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Your Baby Week Twenty Six

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Updated January 20, 2013

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Mercury in Vaccines

The presence of mercury, or more precisely, thimerosal, in vaccines, is a common reason that some parents are hesitant to get their infants vaccinated.

According to the Centers for Disease Control and Prevention, "Thimerosal is a mercury-containing preservative used in some vaccines and other products since the 1930s."

Although there was no evidence that thimerosal was actually harmful, it was removed from most vaccines that are routinely given to children in 2001. The main exception is the flu shot, although a preservative-free version of the flu shot has been available in an increasing supply in recent years too.

A few other vaccines that still contain thimerosal, including the tetanus booster shot (Td) and older meningococcal polysaccharide vaccine, have largely been replaced with newer versions. Most children now receive the newer Tdap booster and Menactra, both of which are thimerosal free, instead of the older vaccines.

The older DT (Diphtheria and Tetanus) vaccine also may contain thimerosal if your pediatrician is using a multi-dose vial of vaccine. DT is mainly given to children who should not receive the pertussis vaccine.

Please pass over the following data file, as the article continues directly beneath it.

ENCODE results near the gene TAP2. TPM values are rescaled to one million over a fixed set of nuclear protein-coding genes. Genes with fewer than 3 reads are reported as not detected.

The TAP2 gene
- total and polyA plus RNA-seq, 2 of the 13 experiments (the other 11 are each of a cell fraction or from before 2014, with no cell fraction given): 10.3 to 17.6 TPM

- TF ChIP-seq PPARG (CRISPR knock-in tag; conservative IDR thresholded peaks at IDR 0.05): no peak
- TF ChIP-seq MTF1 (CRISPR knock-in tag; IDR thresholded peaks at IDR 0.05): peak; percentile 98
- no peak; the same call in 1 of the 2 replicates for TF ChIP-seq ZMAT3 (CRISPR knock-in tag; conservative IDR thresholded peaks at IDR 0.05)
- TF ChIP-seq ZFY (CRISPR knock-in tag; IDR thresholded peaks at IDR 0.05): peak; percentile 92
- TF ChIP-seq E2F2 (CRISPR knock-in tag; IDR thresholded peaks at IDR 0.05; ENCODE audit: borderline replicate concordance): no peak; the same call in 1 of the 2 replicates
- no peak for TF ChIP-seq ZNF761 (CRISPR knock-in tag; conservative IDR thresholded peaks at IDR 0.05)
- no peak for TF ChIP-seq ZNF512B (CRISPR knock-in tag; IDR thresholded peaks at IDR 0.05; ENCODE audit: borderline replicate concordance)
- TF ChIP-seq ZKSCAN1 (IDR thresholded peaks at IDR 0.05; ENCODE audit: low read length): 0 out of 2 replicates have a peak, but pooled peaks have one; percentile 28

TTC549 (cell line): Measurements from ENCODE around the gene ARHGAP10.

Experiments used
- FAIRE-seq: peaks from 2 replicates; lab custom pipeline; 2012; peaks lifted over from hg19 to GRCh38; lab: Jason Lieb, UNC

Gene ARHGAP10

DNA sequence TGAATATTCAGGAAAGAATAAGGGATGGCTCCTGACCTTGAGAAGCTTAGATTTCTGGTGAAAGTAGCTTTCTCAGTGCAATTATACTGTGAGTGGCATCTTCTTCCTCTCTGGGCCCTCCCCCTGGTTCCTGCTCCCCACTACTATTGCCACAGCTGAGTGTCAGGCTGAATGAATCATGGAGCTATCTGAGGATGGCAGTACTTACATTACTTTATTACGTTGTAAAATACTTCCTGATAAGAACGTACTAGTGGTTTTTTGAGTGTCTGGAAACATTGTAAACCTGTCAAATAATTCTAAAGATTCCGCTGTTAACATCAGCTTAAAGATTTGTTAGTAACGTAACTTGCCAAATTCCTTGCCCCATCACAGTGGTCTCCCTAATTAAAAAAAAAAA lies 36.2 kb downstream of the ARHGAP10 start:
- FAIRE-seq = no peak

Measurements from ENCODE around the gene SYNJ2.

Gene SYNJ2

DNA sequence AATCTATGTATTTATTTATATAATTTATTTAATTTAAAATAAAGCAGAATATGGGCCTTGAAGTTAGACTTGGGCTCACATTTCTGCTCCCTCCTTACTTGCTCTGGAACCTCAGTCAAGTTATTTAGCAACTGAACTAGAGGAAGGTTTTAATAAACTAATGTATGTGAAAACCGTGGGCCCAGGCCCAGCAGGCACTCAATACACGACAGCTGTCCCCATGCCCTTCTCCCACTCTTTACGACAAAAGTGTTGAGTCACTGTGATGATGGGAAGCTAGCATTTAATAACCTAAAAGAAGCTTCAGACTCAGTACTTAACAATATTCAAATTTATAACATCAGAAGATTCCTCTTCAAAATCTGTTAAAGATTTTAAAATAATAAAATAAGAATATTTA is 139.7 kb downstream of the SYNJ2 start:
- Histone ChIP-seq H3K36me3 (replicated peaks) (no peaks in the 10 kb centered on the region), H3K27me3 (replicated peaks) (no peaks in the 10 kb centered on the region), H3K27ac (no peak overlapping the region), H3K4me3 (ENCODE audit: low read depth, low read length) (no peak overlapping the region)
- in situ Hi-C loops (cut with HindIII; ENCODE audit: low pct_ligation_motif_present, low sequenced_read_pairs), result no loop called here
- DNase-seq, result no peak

Mercury-Free Vaccines

With the possible exception of a flu shot, your infant will not get a vaccine with thimerosal. If you are still concerned that it is a possibility, you can consult this table with the thimerosal content in U.S. licensed vaccines.

By the time he is 12 to 15 months old, your child will receive the following vaccines:

  • DTaP
  • Hepatitis A
  • Hepatitis B
  • Hib
  • Influenza (Flu)
  • MMR
  • Polio
  • Prevnar
  • Rotavirus
  • Varicella

Again, except for the flu shot, no versions or brands of any of these other vaccines that are made with thimerosal as a preservative.



Sources:

CDC. Mercury and Vaccines (Thimerosal).

Institute of Medicine. Immunization Safety Review: Vaccines and Autism. 2004.

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